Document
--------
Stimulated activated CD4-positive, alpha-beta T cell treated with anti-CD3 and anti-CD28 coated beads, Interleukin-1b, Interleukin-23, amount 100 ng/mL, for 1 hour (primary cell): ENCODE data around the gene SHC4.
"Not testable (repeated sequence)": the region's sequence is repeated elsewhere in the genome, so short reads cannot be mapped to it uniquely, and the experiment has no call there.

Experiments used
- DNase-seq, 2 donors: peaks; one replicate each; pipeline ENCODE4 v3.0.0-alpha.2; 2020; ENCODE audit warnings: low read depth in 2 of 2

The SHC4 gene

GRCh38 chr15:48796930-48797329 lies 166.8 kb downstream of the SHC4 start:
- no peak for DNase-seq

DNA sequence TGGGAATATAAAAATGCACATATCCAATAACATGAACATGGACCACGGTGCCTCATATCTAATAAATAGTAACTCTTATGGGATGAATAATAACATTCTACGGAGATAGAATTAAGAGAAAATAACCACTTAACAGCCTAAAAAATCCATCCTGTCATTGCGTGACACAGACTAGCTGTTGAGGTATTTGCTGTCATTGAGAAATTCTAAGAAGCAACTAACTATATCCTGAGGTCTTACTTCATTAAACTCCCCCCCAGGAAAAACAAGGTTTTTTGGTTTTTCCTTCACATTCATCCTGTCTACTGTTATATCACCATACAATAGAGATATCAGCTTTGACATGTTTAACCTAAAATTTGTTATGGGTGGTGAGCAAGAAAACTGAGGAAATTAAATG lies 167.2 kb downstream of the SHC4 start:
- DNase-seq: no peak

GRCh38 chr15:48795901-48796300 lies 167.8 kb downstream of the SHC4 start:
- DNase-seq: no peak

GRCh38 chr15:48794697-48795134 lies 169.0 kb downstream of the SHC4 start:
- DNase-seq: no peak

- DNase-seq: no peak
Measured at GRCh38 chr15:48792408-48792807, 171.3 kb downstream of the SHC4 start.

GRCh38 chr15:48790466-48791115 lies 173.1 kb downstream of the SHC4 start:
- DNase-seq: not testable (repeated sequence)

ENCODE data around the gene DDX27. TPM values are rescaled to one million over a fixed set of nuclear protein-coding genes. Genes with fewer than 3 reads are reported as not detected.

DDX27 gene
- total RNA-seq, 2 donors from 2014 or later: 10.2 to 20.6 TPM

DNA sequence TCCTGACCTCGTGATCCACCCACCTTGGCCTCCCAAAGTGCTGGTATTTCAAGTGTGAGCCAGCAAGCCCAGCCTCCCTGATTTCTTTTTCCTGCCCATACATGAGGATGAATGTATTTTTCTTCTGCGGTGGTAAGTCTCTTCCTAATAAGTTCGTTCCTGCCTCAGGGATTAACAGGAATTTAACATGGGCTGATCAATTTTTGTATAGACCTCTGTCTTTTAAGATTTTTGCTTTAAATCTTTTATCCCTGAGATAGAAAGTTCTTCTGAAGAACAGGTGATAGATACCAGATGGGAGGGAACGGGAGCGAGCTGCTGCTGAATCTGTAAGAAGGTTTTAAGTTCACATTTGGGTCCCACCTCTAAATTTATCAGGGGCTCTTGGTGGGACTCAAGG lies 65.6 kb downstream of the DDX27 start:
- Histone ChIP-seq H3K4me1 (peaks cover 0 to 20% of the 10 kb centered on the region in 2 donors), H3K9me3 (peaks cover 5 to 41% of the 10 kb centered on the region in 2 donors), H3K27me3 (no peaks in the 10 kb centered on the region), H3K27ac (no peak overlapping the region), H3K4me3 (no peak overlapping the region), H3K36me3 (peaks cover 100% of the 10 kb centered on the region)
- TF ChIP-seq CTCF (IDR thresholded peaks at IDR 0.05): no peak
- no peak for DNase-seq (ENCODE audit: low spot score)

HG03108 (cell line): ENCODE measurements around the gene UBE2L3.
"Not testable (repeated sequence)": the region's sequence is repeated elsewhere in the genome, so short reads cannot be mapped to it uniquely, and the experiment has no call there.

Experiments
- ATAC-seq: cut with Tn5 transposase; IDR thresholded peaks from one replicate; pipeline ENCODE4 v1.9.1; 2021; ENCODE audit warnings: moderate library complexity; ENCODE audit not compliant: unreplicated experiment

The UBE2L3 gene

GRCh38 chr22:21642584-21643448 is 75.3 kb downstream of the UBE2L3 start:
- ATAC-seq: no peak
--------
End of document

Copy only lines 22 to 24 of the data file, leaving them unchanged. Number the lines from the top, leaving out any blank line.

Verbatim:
- Histone ChIP-seq H3K4me1 (peaks cover 0 to 20% of the 10 kb centered on the region in 2 donors), H3K9me3 (peaks cover 5 to 41% of the 10 kb centered on the region in 2 donors), H3K27me3 (no peaks in the 10 kb centered on the region), H3K27ac (no peak overlapping the region), H3K4me3 (no peak overlapping the region), H3K36me3 (peaks cover 100% of the 10 kb centered on the region)
- TF ChIP-seq CTCF (IDR thresholded peaks at IDR 0.05): no peak
- no peak for DNase-seq (ENCODE audit: low spot score)